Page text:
Refactoring to datasets

A dataset is an array that instructs Pest to repeat a test for each piece of data in that array. This allows us to repeat similar tests (say, for example, testing different sets of data in a form request), without having to write out each test separately. If we refactor the 3 tests above to a dataset, it might look something like this:

test('requires valid data', function ($data, $errors) {
$existingUser = User::factory()->create(['email' => 'foo@bar.com']);
 
$this->store('/users', $data)
->assertInvalid($errors);
})->with([
'email missing' => [['email' => null], ['email' => 'required']],
'email not an email' => [['email' => 'foo'], ['email' => 'valid email address']],
'email already exists' => [['email' => 'foo@bar.com'], ['email' => 'exist']],
]);

Well isn't that purty? So much cleaner than separate tests for every rule, and it's now incredibly easy to add new rules and properties: just pass a new item to our dataset!

Whilst this vastly improves the experience of testing validation, there is still something missing. We still risk false positives because we're only passing one field at a time, so our response will be full of validation errors rather than just returning the one validation error we're testing for. Brace yourselves, it's time to introduce a request factory.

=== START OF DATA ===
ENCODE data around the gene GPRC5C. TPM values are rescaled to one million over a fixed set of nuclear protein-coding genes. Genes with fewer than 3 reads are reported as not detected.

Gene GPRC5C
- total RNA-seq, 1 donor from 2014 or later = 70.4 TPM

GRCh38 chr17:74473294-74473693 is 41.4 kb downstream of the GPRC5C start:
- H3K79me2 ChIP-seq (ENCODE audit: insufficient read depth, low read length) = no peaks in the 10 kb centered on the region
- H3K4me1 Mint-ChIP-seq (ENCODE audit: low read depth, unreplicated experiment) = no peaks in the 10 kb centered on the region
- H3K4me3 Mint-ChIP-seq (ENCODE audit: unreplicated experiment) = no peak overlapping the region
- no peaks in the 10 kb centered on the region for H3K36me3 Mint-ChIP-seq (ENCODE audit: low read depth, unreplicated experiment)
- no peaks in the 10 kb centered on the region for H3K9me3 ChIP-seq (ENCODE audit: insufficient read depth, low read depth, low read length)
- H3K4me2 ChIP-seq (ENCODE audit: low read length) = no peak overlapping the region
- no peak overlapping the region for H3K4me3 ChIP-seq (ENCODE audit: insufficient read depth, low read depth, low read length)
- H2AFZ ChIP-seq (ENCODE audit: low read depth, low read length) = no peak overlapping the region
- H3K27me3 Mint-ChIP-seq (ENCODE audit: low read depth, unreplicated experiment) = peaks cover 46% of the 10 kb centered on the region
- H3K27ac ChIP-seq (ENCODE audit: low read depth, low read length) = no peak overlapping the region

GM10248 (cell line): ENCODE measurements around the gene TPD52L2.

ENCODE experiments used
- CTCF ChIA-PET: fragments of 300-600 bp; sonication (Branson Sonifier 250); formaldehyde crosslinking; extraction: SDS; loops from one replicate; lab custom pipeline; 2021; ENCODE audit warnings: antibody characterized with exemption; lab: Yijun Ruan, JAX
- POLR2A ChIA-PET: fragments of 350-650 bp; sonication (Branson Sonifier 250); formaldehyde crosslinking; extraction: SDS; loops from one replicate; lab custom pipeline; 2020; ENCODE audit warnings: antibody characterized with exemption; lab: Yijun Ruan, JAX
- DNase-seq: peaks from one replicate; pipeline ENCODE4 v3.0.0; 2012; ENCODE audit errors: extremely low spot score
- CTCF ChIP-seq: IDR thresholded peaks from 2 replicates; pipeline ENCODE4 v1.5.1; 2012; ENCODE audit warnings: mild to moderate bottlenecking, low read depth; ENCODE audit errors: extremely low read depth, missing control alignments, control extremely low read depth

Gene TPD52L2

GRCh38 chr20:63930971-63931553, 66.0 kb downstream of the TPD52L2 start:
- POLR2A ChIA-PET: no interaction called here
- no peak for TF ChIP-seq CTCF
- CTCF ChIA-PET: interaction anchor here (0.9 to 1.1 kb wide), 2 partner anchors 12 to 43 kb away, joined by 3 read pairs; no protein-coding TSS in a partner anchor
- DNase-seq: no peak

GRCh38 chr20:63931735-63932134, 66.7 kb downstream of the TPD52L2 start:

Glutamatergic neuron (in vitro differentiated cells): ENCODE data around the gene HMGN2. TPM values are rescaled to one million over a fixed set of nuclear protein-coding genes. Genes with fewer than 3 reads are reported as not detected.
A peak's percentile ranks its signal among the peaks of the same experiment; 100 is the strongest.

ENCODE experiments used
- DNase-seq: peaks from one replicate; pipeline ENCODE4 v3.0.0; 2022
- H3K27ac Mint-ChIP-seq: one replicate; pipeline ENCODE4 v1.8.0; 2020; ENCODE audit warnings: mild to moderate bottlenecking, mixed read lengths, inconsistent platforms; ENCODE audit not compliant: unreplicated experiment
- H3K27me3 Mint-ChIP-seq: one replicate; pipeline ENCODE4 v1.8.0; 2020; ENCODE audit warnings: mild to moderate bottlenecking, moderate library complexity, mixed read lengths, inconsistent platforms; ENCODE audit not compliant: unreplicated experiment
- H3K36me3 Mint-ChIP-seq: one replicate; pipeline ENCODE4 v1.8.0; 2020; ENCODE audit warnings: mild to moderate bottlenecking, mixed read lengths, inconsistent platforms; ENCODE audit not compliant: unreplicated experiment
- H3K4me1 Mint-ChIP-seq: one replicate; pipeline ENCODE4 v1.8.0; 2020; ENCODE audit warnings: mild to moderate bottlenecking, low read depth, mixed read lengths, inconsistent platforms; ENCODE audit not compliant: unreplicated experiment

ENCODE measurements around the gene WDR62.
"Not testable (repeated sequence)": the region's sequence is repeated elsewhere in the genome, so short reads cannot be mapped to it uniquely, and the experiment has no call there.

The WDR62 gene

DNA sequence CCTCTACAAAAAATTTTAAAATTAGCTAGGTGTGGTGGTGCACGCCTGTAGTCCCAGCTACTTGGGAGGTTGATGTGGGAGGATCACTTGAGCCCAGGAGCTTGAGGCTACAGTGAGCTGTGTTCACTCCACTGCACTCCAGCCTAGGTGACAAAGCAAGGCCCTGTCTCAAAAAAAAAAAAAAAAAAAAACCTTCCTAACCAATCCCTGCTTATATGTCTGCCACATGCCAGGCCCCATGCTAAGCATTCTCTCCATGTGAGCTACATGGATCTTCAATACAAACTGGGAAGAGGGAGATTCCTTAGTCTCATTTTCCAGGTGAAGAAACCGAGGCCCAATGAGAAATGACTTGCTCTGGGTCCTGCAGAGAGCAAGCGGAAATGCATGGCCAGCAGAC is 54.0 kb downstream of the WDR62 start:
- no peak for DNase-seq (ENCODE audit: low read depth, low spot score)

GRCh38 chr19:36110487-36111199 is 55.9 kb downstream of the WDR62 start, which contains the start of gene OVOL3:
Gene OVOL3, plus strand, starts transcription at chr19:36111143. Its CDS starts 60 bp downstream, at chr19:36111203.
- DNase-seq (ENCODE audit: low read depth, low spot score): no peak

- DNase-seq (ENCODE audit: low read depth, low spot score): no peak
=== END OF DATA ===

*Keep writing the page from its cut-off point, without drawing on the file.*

Introducing a Request Factory

I'm not going to go into the basics of Request Factories, I've already done that in another post. However, here is a sample Request Factory we might build for this endpoint:

class StoreUserRequestFactory extends RequestFactory
{
public function definition()
{
return [
'email' => $this->faker->unique->safeEmail,
'phone_number' => null,
'first_name' => $this->faker->firstName,
'last_name' => $this->faker->lastName,
];
}
 
public function withPhoneNumberInsteadOfEmail()
{
return $this->state([
'email' => null,
'phone_number' => $this->faker->phoneNumber,
]);
}
}

One tip with Request Factories is to provide the most basic form of a "valid" request in your definition. This will make your tests more predictable.

Let's alter our validation test to use our Request Factory:

test('requires valid data', function ($data, $errors) {